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North Korea looks to spur free-trade zone

By LEE JONG-HEON, UPI Correspondent

SEOUL, Dec. 17 (UPI) -- North Korea's reclusive leader Kim Jong Il made a visit to the country's sputtering free-trade zone for the first time since its foundation two decades ago in an apparent bid to woo much-needed foreign capital.

Kim made an "on-spot" guidance tour of the Rason free economic and trade zone on the country's northern tip bordering China and Russia, the North's official Central News Agency reported Thursday.

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Kim described the zone as an "important post for external trade," the agency said. He toured a general marine products factory, a stock-breeding farm, a wine factory and other sites in the free-trade zone.

Kim ordered workers and officials there to strictly observe "export discipline and improve the quality of goods," KCNA said. "It is very important to abide by the principle of the credit-first policy in foreign trade."

The visit was Kim's first to the Rason zone since it was established as the country's first free-trade zone nearly 18 years ago.

"Kim's visit seems part of efforts to revive the free-trade zone to attract foreign investment," a South Korean government official said.

Cho Bong-hyun, a North Korea analyst at the Industrial Bank of Korea in Seoul, said the unprecedented trip by Kim indicates his "willingness to induce foreign capital to rebuild the North's tattered economy."

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Scott Snyder, director of the Center for U.S.-North Korea Policy at the Asia Foundation, who recently traveled to Pyongyang, said the North's government has taken a set of measures to induce foreign investment, including new rules that "incorporate provisions for repatriation of profit and generous tax incentives."

The North has also unveiled plans for "attracting equity, contractual, and 100 percent foreign-owned joint venture investments," Snyder said. "Even more generous was the offer of special concessions in North Korea's natural resources sector for companies willing to build 100,000 units of new housing in Pyongyang," he said in an article posted at the Asia Foundation.

Snyder said North Korea's interest in foreign investment as part of its goal to become a "strong and powerful nation" by 2012 could play a role in resolving the nuclear stalemate.

But Hong Ik-pyo, a researcher at the Korea Institute for International Economic Policy, a government-run think tank in Seoul, said any bid by Pyongyang to revive the free-trade zone and win foreign capital could not bear fruit unless it reforms its rigid central planning.

The North created the Rason free economic and trade zone in December 1991 by merging its northeast port cities of Rajin and Sonbong and mapped out an ambitious development program to build the area into a base for the high-tech industry, the processing of export goods and the transit of international freight and tourists.

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The North has enacted about 50 laws and enforcement decrees, such as the Law for Foreign Enterprise, to pave the way for active foreign investment. It expanded the areas of the free-trade zone to include the Tumen River basin, where the borders of North Korea, China and Russia converge.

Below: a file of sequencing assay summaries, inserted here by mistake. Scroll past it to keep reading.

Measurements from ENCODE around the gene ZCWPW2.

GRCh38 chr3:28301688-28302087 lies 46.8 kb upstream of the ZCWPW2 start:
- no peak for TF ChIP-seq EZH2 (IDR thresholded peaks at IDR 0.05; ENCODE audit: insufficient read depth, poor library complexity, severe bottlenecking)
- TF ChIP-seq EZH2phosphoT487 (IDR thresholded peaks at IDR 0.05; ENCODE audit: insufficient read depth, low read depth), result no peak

But the region has remained bleak with little foreign investment due to poor infrastructure, rigid management and central government interference. The North had aimed to attract $7 billion in foreign investment but has induced just $140 million, mostly from Chinese hotel and casino operators, South Korean officials said.

In recent years, however, the North has taken measures to reinvigorate the trade zone. In October 2008 authorities conducted a probe to sort out companies that exist only on paper in the Rason zone, Seoul's Unification Ministry said.

"The fact-finding probe seemed aimed at clearing foreign paper companies that do not invest from the special economic zone," it said, adding the measure was in line with the North's plan to redevelop the special economic zone.

The North also granted China an exclusive right to develop and use the Rajin port facing Japan, which will give China access to the Sea of Japan dominated by Japan and the United States.

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North Korea and China are also seeking to build a cross-border railway link between Rajin and the Chinese border city of Hunchun, diplomatic sources in Seoul said.

Last April, North Korea and Russia signed a deal to rebuild a railway line between Rajin and Russia's border town of Khasan. Russia wants to use the Rajin port as a base for development of oil and natural gas in Siberia, the diplomatic sources say.

South Korea has joined the project to develop the Rajin-Khasan railway and Rajin port. Seoul hopes to ship its products to Rajin port, where they would be delivered to Europe, the second-biggest market for South Korea, through the Trans-Siberian Railway via the Rajin-Khasan railway.

"The rail line to Europe would reduce South Korea's transportation costs by 25 percent," said an official at Seoul's national rail operator KORAIL.

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